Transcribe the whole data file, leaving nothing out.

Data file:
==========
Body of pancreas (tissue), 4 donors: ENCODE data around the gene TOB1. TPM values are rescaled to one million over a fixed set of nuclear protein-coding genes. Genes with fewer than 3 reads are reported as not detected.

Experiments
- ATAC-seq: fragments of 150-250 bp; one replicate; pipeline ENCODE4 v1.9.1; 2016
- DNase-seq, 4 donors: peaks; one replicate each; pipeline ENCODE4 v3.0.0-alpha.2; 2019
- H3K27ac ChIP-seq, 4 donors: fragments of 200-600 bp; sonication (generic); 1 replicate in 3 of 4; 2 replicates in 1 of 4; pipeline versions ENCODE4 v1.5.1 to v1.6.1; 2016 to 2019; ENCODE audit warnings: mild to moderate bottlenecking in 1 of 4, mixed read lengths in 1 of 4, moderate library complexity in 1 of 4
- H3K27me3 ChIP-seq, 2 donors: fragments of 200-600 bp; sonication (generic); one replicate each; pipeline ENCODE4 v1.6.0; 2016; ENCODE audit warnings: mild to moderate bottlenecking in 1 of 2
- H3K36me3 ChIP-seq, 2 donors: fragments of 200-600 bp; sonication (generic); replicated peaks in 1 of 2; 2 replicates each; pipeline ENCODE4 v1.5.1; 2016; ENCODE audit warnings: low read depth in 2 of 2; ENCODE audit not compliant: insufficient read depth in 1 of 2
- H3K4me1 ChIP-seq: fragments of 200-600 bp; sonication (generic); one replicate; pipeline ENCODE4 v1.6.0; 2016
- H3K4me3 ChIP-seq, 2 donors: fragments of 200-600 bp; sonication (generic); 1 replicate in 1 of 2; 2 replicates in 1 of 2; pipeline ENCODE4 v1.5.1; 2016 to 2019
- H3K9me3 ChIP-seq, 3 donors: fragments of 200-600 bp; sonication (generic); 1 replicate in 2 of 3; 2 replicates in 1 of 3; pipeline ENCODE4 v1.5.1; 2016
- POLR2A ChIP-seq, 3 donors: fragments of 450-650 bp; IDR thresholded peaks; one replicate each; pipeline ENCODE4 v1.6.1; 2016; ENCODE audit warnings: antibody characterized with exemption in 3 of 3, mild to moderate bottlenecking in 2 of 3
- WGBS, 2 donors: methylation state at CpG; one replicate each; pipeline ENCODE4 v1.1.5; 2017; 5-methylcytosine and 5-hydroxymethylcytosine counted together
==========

Body of pancreas (tissue), 4 donors: ENCODE data around the gene TOB1. TPM values are rescaled to one million over a fixed set of nuclear protein-coding genes. Genes with fewer than 3 reads are reported as not detected.

Experiments
- ATAC-seq: fragments of 150-250 bp; one replicate; pipeline ENCODE4 v1.9.1; 2016
- DNase-seq, 4 donors: peaks; one replicate each; pipeline ENCODE4 v3.0.0-alpha.2; 2019
- H3K27ac ChIP-seq, 4 donors: fragments of 200-600 bp; sonication (generic); 1 replicate in 3 of 4; 2 replicates in 1 of 4; pipeline versions ENCODE4 v1.5.1 to v1.6.1; 2016 to 2019; ENCODE audit warnings: mild to moderate bottlenecking in 1 of 4, mixed read lengths in 1 of 4, moderate library complexity in 1 of 4
- H3K27me3 ChIP-seq, 2 donors: fragments of 200-600 bp; sonication (generic); one replicate each; pipeline ENCODE4 v1.6.0; 2016; ENCODE audit warnings: mild to moderate bottlenecking in 1 of 2
- H3K36me3 ChIP-seq, 2 donors: fragments of 200-600 bp; sonication (generic); replicated peaks in 1 of 2; 2 replicates each; pipeline ENCODE4 v1.5.1; 2016; ENCODE audit warnings: low read depth in 2 of 2; ENCODE audit not compliant: insufficient read depth in 1 of 2
- H3K4me1 ChIP-seq: fragments of 200-600 bp; sonication (generic); one replicate; pipeline ENCODE4 v1.6.0; 2016
- H3K4me3 ChIP-seq, 2 donors: fragments of 200-600 bp; sonication (generic); 1 replicate in 1 of 2; 2 replicates in 1 of 2; pipeline ENCODE4 v1.5.1; 2016 to 2019
- H3K9me3 ChIP-seq, 3 donors: fragments of 200-600 bp; sonication (generic); 1 replicate in 2 of 3; 2 replicates in 1 of 3; pipeline ENCODE4 v1.5.1; 2016
- POLR2A ChIP-seq, 3 donors: fragments of 450-650 bp; IDR thresholded peaks; one replicate each; pipeline ENCODE4 v1.6.1; 2016; ENCODE audit warnings: antibody characterized with exemption in 3 of 3, mild to moderate bottlenecking in 2 of 3
- WGBS, 2 donors: methylation state at CpG; one replicate each; pipeline ENCODE4 v1.1.5; 2017; 5-methylcytosine and 5-hydroxymethylcytosine counted together